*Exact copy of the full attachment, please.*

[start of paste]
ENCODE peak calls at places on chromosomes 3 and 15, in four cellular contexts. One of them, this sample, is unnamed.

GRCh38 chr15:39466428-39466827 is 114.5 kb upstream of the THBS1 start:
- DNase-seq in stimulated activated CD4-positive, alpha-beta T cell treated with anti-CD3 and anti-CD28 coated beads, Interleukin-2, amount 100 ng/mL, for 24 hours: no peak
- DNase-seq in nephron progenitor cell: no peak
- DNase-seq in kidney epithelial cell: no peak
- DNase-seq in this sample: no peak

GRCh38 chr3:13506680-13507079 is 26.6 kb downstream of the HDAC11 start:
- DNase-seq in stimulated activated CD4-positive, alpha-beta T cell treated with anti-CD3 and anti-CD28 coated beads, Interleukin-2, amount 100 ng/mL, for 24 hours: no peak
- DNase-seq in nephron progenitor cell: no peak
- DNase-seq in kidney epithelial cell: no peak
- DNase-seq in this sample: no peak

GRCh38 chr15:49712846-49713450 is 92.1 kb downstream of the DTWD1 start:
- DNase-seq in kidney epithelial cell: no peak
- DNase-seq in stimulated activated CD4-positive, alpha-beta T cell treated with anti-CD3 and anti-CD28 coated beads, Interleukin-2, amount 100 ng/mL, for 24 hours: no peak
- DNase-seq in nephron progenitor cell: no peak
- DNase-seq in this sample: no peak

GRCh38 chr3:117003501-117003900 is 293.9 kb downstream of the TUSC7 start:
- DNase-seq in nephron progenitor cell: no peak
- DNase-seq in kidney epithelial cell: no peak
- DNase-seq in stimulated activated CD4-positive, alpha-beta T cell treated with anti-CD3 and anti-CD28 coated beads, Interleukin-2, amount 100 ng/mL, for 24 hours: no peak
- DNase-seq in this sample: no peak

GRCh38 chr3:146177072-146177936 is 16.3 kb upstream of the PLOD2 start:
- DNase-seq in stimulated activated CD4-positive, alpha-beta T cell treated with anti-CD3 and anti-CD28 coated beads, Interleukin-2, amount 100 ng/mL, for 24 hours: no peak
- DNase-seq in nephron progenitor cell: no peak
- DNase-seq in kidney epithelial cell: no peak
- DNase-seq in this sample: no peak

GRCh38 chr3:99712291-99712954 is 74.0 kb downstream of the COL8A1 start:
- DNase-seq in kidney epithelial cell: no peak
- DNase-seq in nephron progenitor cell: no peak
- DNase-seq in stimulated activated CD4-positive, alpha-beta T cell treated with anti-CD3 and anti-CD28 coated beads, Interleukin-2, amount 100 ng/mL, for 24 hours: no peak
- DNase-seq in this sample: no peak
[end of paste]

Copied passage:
ENCODE peak calls at places on chromosomes 3 and 15, in four cellular contexts. One of them, this sample, is unnamed.

GRCh38 chr15:39466428-39466827 is 114.5 kb upstream of the THBS1 start:
- DNase-seq in stimulated activated CD4-positive, alpha-beta T cell treated with anti-CD3 and anti-CD28 coated beads, Interleukin-2, amount 100 ng/mL, for 24 hours: no peak
- DNase-seq in nephron progenitor cell: no peak
- DNase-seq in kidney epithelial cell: no peak
- DNase-seq in this sample: no peak

GRCh38 chr3:13506680-13507079 is 26.6 kb downstream of the HDAC11 start:
- DNase-seq in stimulated activated CD4-positive, alpha-beta T cell treated with anti-CD3 and anti-CD28 coated beads, Interleukin-2, amount 100 ng/mL, for 24 hours: no peak
- DNase-seq in nephron progenitor cell: no peak
- DNase-seq in kidney epithelial cell: no peak
- DNase-seq in this sample: no peak

GRCh38 chr15:49712846-49713450 is 92.1 kb downstream of the DTWD1 start:
- DNase-seq in kidney epithelial cell: no peak
- DNase-seq in stimulated activated CD4-positive, alpha-beta T cell treated with anti-CD3 and anti-CD28 coated beads, Interleukin-2, amount 100 ng/mL, for 24 hours: no peak
- DNase-seq in nephron progenitor cell: no peak
- DNase-seq in this sample: no peak

GRCh38 chr3:117003501-117003900 is 293.9 kb downstream of the TUSC7 start:
- DNase-seq in nephron progenitor cell: no peak
- DNase-seq in kidney epithelial cell: no peak
- DNase-seq in stimulated activated CD4-positive, alpha-beta T cell treated with anti-CD3 and anti-CD28 coated beads, Interleukin-2, amount 100 ng/mL, for 24 hours: no peak
- DNase-seq in this sample: no peak

GRCh38 chr3:146177072-146177936 is 16.3 kb upstream of the PLOD2 start:
- DNase-seq in stimulated activated CD4-positive, alpha-beta T cell treated with anti-CD3 and anti-CD28 coated beads, Interleukin-2, amount 100 ng/mL, for 24 hours: no peak
- DNase-seq in nephron progenitor cell: no peak
- DNase-seq in kidney epithelial cell: no peak
- DNase-seq in this sample: no peak

GRCh38 chr3:99712291-99712954 is 74.0 kb downstream of the COL8A1 start:
- DNase-seq in kidney epithelial cell: no peak
- DNase-seq in nephron progenitor cell: no peak
- DNase-seq in stimulated activated CD4-positive, alpha-beta T cell treated with anti-CD3 and anti-CD28 coated beads, Interleukin-2, amount 100 ng/mL, for 24 hours: no peak
- DNase-seq in this sample: no peak